WILLIAMSBURG - His house is uninhabitable, but Chester S. Kenderski plans to repair damage from the Dec. 29 garage fire that left his 7 Hyde Hill Road home with blackened walls.
A malfunction in an automobile stored in the garage was the cause of the afternoon blaze, according to the state fire marshal and Williamsburg's fire investigator.
Kenderski had started his automobile and was running it with the garage door open when the fire began. The garage was quickly engulfed in flames, said Fire Chief Don Lawton, but the fire did not spread to the attached house thanks to fire-rated Sheetrock.
The interior of the house was, however, heavily damaged by smoke and intense heat, according to Lawton, and is uninhabitable.
Propane tanks stored in the garage vented into the fire, increasing the temperature of the blaze.
Kenderski, 88, spent five days in the hospital following the fire before being transferred to the Northampton Nursing Home, said his stepbrother, Peter Salvatore of Hadley. Kenderski inhaled some smoke and his health is being monitored.
"I guess he's doing OK," said Salvatore. "We're taking things one day at a time." Kenderski could not be reached for an interview, but Salvatore said he hopes Kenderski's "stay in the nursing home will be temporary."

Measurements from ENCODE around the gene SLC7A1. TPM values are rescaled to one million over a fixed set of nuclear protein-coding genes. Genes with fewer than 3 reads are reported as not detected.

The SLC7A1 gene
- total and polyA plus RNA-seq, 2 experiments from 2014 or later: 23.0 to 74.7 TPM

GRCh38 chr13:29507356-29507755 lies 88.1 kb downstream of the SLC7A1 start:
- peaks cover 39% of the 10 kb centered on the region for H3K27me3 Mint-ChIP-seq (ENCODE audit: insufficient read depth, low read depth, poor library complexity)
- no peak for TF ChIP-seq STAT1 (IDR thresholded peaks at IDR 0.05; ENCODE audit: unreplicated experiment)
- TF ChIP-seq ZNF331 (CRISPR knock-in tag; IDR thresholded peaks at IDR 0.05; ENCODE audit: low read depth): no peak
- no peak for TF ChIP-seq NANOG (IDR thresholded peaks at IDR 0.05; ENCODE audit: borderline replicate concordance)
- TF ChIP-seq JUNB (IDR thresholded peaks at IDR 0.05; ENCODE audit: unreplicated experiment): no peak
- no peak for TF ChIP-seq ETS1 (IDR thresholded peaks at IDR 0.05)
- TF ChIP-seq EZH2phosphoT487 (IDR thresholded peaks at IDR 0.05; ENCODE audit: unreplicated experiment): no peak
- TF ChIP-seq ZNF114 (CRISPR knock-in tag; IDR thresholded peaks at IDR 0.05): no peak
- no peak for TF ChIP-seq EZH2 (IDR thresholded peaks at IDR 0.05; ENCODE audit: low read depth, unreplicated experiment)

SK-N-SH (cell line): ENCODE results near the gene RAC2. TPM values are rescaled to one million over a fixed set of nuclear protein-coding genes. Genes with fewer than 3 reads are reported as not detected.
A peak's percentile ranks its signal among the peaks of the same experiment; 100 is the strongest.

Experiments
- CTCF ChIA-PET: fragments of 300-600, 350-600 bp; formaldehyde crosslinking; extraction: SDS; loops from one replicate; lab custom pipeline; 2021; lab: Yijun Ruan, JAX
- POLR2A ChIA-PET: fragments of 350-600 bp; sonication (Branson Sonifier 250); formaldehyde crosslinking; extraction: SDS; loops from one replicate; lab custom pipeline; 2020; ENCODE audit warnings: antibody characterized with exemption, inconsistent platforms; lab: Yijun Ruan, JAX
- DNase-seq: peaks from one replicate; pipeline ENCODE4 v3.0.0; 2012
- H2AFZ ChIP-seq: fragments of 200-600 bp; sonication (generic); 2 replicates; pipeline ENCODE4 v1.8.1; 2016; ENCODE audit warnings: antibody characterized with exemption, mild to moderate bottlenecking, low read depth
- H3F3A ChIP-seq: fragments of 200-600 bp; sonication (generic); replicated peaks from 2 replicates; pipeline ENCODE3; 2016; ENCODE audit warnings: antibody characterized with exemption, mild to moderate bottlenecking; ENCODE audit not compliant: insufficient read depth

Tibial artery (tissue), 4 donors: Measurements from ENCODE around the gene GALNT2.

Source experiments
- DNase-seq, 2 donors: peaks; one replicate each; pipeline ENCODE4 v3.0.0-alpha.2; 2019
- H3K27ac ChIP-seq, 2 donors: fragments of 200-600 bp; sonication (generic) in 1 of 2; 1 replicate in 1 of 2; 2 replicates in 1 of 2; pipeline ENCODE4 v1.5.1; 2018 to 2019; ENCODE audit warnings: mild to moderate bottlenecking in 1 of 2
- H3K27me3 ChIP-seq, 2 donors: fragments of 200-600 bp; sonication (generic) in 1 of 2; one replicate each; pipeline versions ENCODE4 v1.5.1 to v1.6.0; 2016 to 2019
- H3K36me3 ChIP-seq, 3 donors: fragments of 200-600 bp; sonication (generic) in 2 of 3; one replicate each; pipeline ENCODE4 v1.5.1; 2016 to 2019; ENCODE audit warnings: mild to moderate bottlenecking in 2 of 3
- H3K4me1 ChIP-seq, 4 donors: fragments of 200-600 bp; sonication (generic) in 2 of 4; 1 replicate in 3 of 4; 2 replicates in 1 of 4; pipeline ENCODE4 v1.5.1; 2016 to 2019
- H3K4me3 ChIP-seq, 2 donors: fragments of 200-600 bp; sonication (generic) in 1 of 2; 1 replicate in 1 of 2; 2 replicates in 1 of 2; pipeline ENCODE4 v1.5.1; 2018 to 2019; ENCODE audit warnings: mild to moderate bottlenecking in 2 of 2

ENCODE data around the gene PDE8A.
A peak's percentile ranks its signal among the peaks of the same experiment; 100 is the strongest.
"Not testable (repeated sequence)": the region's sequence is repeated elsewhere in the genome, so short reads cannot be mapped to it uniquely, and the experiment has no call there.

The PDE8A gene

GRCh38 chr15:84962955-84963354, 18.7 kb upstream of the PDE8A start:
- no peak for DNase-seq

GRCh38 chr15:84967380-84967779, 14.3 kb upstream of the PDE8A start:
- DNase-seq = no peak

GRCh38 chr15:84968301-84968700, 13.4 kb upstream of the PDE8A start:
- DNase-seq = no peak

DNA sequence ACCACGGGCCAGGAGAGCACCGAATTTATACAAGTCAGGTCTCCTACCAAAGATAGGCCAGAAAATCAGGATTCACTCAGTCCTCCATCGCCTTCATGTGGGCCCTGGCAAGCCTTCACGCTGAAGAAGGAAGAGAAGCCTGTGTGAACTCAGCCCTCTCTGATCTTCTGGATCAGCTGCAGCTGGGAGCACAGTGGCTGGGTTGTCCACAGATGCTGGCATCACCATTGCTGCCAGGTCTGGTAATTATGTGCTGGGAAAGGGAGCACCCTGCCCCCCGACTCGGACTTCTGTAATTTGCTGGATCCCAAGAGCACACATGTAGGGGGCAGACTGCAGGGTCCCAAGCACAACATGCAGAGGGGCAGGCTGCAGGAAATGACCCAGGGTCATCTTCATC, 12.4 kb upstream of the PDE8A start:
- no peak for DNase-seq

According to Salvatore, Kenderski's insurance agency has been cooperative, but given the cold weather, it's likely that the rebuilding effort will begin in the spring. "Everything is on hold for some period," said Salvatore.
"People in Williamsburg are wonderful and have been very supportive," said Salvatore.
He said many residents have phoned or stopped by to offer wishes for a speedy recovery.
Williamsburg crews fought the Dec. 29 fire with help from Goshen, Chesterfield, Northampton and Westhampton fire departments. Easthampton's fire department provided coverage at the station in case a fire broke out in another part of town.
In recent weeks, the Williamsburg Fire Department has had to respond to a flurry of calls, particularly over the Christmas holiday. Lawton praised the excellent response of his weary team of firefighters and gave thanks, too, for state building codes, which he believes controlled the extent of the damage to Kenderski's home.
Fire-rated Sheetrock in the garage stopped the spread of fire into the house, and working smoke and heat detectors provided early warning. "The building codes of Massachusetts are what saved the house," said Lawton.